Publication Date

March 1, 2008

For this series, Masters at the Movies, we invite well-known historians to write about a film or films that they consider especially attractive as subjects for the study and teaching of history. The third essay in this series features James J. Sheehan's analysis of the 1937 French movie directed by Jean Renoir, La Grande Illusion. Sheehan’s choice is often identified as one of the 10 most significant motion pictures in the global history of cinema production. As Sheehan points out, La Grande Illusion “reflects Europeans’ complex hopes and fears during the era of the Popular Front, appeasement, and the rising threat of Nazism.” The story, which is set during the First World War, contains pacifist messages that are delivered through Renoir’s portrayals of the French and the Germans as fundamentally decent and humane people. Renoir’s movie shows that wartime conditions often turn potential friends into lethal enemies. Sheehan reminds us that there is much more to La Grande Illusion than simply an antiwar appeal, and that in some respects Renoir’s intriguing messages are left open.

At the center of La Grande Illusion are three French captives who are held in a German prisoner of war camp—an aristocratic officer, a working-class pilot, and a wealthy Jewish artillery officer. These POWs are under the thumb of an authoritarian German officer who takes an immediate liking to one captive, the aristocratic French officer. The two men later acknowledge that the war is destroying their class and their way of life. Renoir shows there is an enormous social gulf between the various Frenchmen, yet conditions of war have brought the men together in a common cause. The director portrays the Jewish soldier as a kind and generous individual who is eager to share packages of food with other POWs. Not surprisingly, the Nazis and Italian fascists tried to ban this movie, since it delivered sentimental portraits of Frenchmen and Jews and raised serious questions about the consequences of war.

La Grande Illusion shows the French as eager to escape. The prisoners’ efforts to achieve freedom are sometimes comic and often tragic. Eventually, the pilot and the Jewish officer manage to break out from an imposing castle-like prison, to which they had been transferred after many escape attempts. Their flight is assisted by the aristocratic French officer’s diversionary tactics. Reluctantly, the prison’s German commander shoots the officer (he admires the distinguished Frenchman’s courage but must perform his “duty”). Later, the French hero dies, and the German officer mourns the loss. Meanwhile, the two escapees are traversing the snowy fields and mountains of Germany in an effort to reach freedom. Cold and hungry, they seek shelter and encounter a lonely German woman who lives in an isolated location. The attractive widow, who has lost a husband and brothers in the war, helps the weary fugitives and becomes romantically involved with the French pilot. After the tired fugitives recover, they must continue their flight, for German armies are nearby. The pilot expresses hope that he can return to the German woman after the war. In a final scene, the escapees trek across the snow into Switzerland. A few German soldiers observe their movement out of the war zone and call them “lucky.”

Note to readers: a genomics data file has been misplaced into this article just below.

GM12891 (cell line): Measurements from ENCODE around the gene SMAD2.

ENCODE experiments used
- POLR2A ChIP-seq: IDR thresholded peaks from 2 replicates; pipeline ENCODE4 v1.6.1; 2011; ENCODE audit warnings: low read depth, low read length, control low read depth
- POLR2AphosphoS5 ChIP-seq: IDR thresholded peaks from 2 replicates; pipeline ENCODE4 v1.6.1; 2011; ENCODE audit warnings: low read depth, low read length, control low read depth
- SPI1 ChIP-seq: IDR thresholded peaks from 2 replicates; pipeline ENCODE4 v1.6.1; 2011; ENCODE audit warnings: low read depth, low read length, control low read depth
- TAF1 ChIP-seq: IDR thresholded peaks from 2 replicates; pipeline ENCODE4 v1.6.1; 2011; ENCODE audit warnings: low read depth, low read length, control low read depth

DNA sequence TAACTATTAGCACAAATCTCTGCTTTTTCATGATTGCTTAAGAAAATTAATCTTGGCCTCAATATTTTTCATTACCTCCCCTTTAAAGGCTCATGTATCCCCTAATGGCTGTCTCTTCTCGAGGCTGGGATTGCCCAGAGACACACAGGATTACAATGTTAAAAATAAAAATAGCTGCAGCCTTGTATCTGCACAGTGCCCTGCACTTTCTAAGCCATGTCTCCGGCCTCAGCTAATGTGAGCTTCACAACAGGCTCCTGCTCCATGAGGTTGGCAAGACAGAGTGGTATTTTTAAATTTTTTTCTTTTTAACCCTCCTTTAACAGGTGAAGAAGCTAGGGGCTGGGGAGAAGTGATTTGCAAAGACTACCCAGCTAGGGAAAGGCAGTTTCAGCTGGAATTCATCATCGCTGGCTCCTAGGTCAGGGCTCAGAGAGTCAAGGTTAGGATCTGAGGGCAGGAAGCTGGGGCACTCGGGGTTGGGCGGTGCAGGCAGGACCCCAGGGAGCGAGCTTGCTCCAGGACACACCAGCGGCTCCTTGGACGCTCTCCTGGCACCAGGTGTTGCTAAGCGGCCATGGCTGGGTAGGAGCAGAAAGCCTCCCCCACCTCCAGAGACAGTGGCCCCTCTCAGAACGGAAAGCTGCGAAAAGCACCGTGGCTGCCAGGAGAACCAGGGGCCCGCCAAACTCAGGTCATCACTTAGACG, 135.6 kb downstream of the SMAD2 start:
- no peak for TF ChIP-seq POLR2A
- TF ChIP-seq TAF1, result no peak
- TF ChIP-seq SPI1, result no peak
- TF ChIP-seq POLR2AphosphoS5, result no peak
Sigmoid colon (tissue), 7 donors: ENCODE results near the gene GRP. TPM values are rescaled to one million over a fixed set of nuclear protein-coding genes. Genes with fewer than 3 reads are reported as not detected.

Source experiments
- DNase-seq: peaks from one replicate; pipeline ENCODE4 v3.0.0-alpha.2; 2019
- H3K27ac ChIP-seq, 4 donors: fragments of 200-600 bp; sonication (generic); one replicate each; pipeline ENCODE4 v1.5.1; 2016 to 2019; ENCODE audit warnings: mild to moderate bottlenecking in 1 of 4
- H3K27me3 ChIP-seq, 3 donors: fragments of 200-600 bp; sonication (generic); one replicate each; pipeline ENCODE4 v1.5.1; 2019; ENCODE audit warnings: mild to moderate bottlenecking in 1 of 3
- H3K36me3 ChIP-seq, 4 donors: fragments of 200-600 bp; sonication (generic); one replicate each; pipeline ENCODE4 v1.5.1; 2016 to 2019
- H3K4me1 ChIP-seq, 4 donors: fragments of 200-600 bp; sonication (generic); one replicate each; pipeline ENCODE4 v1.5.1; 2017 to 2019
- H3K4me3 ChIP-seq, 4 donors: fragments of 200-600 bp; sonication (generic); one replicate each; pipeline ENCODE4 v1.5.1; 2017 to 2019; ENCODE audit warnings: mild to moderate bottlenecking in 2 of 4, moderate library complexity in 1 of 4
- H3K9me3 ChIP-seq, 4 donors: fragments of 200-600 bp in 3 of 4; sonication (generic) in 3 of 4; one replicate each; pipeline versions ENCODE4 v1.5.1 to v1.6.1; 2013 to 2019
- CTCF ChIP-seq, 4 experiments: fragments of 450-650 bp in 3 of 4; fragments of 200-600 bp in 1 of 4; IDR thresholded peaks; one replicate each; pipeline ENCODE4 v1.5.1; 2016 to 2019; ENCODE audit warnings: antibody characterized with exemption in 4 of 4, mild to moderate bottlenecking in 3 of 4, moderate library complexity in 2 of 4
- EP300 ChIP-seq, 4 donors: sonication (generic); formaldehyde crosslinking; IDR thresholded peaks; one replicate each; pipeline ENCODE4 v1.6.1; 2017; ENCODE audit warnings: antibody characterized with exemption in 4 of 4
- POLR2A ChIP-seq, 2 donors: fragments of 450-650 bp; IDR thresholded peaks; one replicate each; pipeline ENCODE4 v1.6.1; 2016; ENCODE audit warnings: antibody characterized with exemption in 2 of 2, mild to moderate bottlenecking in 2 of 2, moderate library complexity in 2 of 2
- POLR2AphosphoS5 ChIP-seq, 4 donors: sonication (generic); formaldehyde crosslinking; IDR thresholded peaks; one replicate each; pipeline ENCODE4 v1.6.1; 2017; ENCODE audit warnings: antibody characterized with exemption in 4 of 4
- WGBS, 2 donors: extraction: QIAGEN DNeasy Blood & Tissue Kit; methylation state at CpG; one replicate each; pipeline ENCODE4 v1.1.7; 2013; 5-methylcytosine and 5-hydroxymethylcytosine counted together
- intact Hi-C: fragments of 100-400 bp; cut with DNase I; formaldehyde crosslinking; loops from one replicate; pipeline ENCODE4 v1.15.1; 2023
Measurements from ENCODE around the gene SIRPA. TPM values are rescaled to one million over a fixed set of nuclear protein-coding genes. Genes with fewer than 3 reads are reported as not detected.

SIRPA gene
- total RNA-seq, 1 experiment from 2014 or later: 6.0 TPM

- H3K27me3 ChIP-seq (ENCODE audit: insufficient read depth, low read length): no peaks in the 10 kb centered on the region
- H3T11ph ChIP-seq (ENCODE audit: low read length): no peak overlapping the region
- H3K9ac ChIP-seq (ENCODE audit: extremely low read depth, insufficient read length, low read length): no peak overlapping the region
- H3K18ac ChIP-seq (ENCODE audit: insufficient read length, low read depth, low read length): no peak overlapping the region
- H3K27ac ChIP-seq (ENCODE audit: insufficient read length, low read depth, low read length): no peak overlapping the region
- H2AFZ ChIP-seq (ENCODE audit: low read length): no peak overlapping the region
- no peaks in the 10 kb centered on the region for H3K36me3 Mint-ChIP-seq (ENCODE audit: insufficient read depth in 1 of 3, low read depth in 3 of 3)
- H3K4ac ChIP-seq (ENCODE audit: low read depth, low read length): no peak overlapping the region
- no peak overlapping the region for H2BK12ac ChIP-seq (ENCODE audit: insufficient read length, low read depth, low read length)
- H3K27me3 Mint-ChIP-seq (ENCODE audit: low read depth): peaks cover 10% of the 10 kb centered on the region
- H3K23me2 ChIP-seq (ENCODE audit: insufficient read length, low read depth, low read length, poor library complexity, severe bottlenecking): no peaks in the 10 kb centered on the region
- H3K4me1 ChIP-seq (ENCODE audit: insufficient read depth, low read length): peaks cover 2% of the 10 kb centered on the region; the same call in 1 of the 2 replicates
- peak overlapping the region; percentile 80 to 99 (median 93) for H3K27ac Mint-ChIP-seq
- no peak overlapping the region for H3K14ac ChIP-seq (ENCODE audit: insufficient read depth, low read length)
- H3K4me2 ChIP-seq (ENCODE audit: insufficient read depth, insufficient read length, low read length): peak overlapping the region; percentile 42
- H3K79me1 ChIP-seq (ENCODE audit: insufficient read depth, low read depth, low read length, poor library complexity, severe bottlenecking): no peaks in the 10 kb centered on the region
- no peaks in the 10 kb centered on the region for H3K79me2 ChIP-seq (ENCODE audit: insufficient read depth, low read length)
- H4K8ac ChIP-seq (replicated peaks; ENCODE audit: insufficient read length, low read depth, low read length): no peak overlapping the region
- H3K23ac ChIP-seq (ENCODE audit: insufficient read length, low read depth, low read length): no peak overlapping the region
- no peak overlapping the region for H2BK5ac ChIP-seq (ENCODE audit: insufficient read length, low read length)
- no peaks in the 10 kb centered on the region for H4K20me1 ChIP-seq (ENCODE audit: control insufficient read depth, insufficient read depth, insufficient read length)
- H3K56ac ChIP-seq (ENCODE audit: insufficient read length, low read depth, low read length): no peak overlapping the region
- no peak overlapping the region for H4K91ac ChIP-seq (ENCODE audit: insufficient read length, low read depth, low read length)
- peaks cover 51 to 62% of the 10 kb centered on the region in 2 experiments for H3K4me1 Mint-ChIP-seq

Jean Renoir, the second son of the impressionist artist Pierre-Auguste Renoir, had a long career as an accomplished director, writer, producer, and actor. Orson Welles called him the greatest director of all time. Renoir developed ideas for the plot of La Grande Illusion from his personal experiences. During World War I, a French pilot named Pinsard managed to ward off the German attackers and thus helped to protect Jean Renoir, who was taking reconnaissance photos from a plane. Legend had it that Pinsard had been shot down several times during the war and yet had managed to escape from his German captors. Years later, when Renoir met with Pinsard, he said to the war hero, “Listen old boy, tell me your escape stories . . . . Maybe I can make them into a film.” The director interviewed other former POWs, too, and fashioned a tale from bits and pieces of these war memories.

Interestingly, the aristocratic German officer in the movie is played by Erich von Stroheim, a familiar figure in many of the early Hollywood and European movies. Stroheim often portrayed a militaristic, Prussian type or a haughty German character. He became known in Hollywood as the actor "everybody loves to hate." In real life Stroheim presented himself as an Austrian aristocrat and former army officer of the Hapsburg Empire. In fact, he was the son of a lower middle-class Jewish hat-maker, and he had no personal military experience.

— (Univ. of North Carolina at Wilmington) is a member of the editorial advisory board of Perspectives on History and edits the Masters at the Movies series, which he launched.

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